Numerous unfortunates who could not suffer the extremely hard conditions imposed by the occupiers, left their lands and wandered about the country. They were called ‘pirates’ by the French, who sought every means to prosecute them.

The lands thieved in this way, were allotted to the planters. They needed merely to say a word in order to get tracts of land sometimes covering more than 20,000 or 25,000 hectares.

These planters not only occupied lands without any payment but also obtained all that was necessary to exploit those lands including labour. The administration allowed them to make use of a number of prisoners without any payment, or ordered the communes to supply them with manpower.

Besides these wolves and the administration, the Catholic Mission is to be mentioned. The Catholic Mission alone occupied one quarter of the areas under cultivation in Cochin-China. To secure for itself all those lands it used every imaginable and unimaginable method, including bribery, fraud and coercion. Here are a few examples. Availing itself of crop failures it gave the peasants loans, with their rice-fields on mortgage. The interest rates being too high, the peasants were unable to get out of debt and had to cede their mortgaged fields outright to the Mission. Using all kinds of underhand methods, the Mission did its utmost to find out secret information that could be harmful to be authorities. It used this information as a threat to force the authorities to comply with its will. Together with the big capitalists the Mission founded companies for the exploitation of the plantations which were occupied without any payment and the lands stolen from the peasants. The henchmen of the Mission held high positions in the government. The Mission exploited believers no less ruthlessly than the planters. Another of its tricks was to get together poor people and force them to reclaim waste land with promises that once the land was cultivated it would be divided among the peasants. But as soon as the land was. reclaimed and the crops about to be harvested, the Mission declared that the land belonged to it and drove out those who had toiled to make it productive. Robbed by their ‘protectors’ (Catholic or non-Catholic), the Annamese peasants were not even left in peace to work on their remaining tiny plots of land. The land registry service carried out a fraudulent cadastral survey to make the peasants pay more taxes. These increased every year. Recently, after occupying thousands of hectares of land belonging to the Annamese highlanders to give them to the profiteers, the authorities sent airplanes to the place so that the victims dared not think of rebelling.

The despoiled peasants, ruined and driven away, again found ways and means to reclaim virgin land. But once it was under cultivation, the administration would seize it and oblige them to buy it at prices fixed by the administration. Those unable to pay would be driven out pitilessly.

Last year, the country was devastated by floods; however, land taxes increased 30 per cent.

In addition to the iniquitous taxes that ruin them, the peasants still have to go on corvee, pay poll-tax, salt-tax, buy government-bonds, subscribe to various funds and many other things, and sign unequal contracts, etc.

French capitalists in Algeria, Tunisia and Morocco have carried out the same policy of robbery and exploitation. All the good irrigated land was kept for the French. The natives were driven away to areas at the foot of the mountains or to arid spots. The financial companies, profiteers and high functionaries divided the land in the colonies among themselves.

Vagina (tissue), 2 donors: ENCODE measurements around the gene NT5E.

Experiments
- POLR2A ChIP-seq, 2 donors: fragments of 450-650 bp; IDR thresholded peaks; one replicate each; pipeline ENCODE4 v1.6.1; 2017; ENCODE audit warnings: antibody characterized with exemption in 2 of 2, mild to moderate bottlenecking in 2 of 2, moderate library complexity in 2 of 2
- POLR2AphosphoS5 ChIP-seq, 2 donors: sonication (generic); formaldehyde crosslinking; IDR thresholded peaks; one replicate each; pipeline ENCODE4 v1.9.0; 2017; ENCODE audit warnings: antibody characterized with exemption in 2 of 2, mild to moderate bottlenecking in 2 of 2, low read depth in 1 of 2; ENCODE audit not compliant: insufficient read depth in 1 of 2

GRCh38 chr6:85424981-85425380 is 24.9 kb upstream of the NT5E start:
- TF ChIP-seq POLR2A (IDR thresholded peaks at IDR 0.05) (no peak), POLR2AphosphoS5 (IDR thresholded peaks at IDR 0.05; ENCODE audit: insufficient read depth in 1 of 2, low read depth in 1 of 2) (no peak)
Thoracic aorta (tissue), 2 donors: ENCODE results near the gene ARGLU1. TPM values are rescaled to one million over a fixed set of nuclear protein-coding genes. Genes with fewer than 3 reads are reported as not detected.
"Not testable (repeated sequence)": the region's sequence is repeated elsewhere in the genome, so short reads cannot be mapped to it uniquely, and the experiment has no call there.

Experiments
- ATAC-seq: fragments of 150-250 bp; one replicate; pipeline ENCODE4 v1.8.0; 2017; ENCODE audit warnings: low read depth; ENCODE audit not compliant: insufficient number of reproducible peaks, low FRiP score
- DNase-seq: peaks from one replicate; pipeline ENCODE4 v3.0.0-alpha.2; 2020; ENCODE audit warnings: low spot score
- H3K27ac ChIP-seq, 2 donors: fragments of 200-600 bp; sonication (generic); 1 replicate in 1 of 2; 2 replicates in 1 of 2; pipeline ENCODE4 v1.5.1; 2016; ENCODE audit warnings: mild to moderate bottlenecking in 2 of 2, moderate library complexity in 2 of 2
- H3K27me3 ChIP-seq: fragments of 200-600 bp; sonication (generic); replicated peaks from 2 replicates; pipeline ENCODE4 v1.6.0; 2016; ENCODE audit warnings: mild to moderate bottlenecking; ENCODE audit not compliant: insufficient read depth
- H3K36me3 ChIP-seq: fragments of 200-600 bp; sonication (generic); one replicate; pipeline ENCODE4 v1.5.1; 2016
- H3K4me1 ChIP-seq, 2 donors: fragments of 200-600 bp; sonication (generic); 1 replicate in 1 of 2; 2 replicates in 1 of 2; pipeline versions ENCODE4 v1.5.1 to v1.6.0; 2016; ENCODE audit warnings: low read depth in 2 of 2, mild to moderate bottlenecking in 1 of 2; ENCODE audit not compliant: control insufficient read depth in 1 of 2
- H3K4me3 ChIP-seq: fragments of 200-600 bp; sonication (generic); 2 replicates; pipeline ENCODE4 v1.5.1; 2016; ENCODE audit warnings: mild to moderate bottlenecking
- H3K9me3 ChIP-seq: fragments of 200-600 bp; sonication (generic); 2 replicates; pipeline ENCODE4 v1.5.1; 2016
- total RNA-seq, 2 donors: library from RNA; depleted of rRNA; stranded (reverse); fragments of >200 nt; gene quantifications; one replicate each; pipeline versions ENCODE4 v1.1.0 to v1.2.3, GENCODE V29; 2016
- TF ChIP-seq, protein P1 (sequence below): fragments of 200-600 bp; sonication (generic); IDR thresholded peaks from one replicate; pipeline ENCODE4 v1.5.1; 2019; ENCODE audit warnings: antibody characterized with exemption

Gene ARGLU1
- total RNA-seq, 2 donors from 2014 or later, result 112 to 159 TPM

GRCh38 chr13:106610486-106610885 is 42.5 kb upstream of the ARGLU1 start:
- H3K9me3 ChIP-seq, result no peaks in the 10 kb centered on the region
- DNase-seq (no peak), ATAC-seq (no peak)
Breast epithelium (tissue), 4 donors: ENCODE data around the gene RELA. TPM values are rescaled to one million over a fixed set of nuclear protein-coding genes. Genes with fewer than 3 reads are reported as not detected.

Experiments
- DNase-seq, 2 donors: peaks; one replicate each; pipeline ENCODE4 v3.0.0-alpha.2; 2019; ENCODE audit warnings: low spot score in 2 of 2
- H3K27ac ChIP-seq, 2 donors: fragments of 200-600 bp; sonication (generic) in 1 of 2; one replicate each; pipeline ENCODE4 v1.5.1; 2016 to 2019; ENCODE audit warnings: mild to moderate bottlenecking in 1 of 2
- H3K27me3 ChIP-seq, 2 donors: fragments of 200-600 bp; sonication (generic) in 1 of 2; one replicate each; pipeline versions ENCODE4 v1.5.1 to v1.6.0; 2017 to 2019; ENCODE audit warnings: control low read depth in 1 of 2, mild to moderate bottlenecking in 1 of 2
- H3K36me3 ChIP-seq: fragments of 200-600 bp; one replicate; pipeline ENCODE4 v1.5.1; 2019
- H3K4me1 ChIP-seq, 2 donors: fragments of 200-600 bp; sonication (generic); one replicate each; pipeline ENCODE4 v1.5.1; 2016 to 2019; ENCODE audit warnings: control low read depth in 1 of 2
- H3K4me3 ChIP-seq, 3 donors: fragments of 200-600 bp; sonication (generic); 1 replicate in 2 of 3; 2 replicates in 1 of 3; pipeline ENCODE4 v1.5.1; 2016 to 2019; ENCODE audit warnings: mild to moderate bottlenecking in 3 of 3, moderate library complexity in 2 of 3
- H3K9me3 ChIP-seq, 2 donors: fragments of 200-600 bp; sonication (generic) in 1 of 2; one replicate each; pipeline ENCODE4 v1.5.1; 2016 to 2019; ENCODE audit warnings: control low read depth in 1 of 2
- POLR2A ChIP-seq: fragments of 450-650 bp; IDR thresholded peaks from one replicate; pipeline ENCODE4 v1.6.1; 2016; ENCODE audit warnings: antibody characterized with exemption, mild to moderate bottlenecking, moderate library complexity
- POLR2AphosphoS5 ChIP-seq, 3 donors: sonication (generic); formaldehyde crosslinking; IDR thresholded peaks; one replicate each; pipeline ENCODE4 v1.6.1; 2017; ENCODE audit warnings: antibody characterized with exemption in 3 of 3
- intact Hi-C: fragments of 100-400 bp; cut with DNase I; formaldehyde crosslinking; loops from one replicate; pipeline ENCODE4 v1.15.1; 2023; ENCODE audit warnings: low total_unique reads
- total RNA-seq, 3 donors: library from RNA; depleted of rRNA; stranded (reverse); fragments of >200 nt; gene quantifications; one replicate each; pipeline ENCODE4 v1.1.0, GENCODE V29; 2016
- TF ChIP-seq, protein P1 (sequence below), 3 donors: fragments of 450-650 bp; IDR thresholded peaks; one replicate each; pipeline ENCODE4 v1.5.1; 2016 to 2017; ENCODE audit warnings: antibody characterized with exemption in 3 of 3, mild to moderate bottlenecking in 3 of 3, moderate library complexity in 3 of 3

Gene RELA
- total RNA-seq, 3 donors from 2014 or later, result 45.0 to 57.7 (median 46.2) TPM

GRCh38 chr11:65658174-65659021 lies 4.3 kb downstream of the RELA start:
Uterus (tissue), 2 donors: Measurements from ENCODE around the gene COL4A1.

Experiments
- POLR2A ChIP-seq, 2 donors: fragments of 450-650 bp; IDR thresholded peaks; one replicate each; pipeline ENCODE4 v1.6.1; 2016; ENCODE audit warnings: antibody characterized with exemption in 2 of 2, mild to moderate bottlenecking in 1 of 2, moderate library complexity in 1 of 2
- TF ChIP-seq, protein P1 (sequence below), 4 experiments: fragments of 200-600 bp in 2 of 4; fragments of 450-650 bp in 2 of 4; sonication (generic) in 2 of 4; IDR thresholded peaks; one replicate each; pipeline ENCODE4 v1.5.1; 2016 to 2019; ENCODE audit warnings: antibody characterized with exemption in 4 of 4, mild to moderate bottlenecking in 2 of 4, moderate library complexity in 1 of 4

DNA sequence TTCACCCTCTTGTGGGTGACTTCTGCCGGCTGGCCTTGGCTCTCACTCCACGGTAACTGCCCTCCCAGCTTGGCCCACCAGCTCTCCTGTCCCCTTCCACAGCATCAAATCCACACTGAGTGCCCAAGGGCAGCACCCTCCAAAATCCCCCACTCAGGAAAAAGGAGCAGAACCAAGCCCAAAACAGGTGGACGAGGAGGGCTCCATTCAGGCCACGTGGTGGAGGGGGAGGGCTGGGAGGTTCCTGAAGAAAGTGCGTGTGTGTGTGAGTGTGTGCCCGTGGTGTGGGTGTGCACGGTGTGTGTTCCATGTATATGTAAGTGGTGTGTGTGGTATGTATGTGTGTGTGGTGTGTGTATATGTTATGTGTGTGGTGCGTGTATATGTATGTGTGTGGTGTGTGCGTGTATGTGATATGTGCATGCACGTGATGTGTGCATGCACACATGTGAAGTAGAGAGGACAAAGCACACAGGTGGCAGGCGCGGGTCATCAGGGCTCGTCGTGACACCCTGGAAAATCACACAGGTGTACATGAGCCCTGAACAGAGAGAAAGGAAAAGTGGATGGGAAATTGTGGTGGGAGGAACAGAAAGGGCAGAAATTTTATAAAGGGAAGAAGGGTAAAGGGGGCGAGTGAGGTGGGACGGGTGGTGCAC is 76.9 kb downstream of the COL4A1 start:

Through direct and indirect operations, the banks in Algeria and Tunisia in 1914 made 12,258,000 francs profit from a capital of 25 million francs.

The Bank of Morocco, with a capital of 15,400,000 francs, made 1,753,000 francs profit in 1921.

The French Algerian Company has occupied 324,000 hectares of the best land.

The Algerian General Company has occupied 100,000 hectares.

A private company has occupied 50,000 hectares of forest without any payment, while the Capziere phosphate and railway company has occupied 50,000 hectares of land rich in ores, and in addition has secured priority rights over 20,000 hectares of land in its neighbourhood.

A former French deputy has occupied a plantation covering 1,125 hectares of land, with mines to the value of 10 million francs, producing a yearly income of four million francs. The natives, the real owners of these mines, receive annually only one tenth of a franc per hectare.

French colonial policy has abolished the right of collective ownership and replaced it by private ownership. It has also abolished small ownership to the advantage of big ownership of the plantations. This policy has incurred for the native peasants the loss of 5 million hectares of their best land.

In 15 years, the peasants in Kabylia were robbed of 192,090 hectares.

From 1913, each year the Moroccan peasants were robbed of 12,000 hectares of land under cultivation. Since France was victorious in the war ‘for Justice’, that figure has risen to 14,540 hectares.

At present, there are in Morocco only 1,070 French people, but they occupy 500,000 hectares of land. Like their Annamese peasant brothers and sisters, the peasants in Africa lead an unbearably hard life, going on corvee all the time and paying heavy taxes. Their misery and sufferings are indescribable. Due to shortage of food they have to eat wild vegetables and grasses or rotten rice and consequently are affected with typhus and tuberculosis. Even in good harvest years, peasants are seen turning up rubbish heaps, disputing food-remnants with dogs. In lean years, the corpses of peasants dead of starvation are seen everywhere in the fields and on the highways.